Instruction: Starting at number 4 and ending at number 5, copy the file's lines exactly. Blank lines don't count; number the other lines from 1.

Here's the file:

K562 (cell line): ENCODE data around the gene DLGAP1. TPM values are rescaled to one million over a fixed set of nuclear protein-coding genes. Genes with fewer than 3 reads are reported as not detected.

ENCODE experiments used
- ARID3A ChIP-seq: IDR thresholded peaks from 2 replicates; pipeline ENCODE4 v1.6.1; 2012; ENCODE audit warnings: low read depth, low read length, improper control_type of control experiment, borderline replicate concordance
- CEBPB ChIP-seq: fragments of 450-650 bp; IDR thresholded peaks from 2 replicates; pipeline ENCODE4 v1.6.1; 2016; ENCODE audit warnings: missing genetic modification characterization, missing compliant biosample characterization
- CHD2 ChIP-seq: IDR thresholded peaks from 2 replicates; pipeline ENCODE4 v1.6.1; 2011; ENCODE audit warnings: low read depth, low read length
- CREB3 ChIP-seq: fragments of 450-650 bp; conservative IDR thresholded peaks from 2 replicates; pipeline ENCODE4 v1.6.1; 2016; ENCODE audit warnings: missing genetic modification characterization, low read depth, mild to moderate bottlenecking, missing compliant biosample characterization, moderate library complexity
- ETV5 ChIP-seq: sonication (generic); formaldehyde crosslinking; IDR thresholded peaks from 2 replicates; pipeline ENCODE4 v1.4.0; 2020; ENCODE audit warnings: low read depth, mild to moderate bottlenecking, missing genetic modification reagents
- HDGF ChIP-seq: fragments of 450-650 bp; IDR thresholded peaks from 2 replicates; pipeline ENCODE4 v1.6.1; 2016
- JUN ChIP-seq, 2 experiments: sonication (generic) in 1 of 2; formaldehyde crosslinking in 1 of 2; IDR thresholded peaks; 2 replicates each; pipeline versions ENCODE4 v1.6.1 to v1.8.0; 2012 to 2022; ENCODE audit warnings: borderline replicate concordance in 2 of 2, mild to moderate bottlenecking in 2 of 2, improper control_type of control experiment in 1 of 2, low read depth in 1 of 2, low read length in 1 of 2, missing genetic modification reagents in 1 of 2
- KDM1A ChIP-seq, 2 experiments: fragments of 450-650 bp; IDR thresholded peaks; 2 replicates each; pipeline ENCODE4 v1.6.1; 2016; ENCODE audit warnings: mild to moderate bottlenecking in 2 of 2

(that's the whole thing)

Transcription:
- CEBPB ChIP-seq: fragments of 450-650 bp; IDR thresholded peaks from 2 replicates; pipeline ENCODE4 v1.6.1; 2016; ENCODE audit warnings: missing genetic modification characterization, missing compliant biosample characterization
- CHD2 ChIP-seq: IDR thresholded peaks from 2 replicates; pipeline ENCODE4 v1.6.1; 2011; ENCODE audit warnings: low read depth, low read length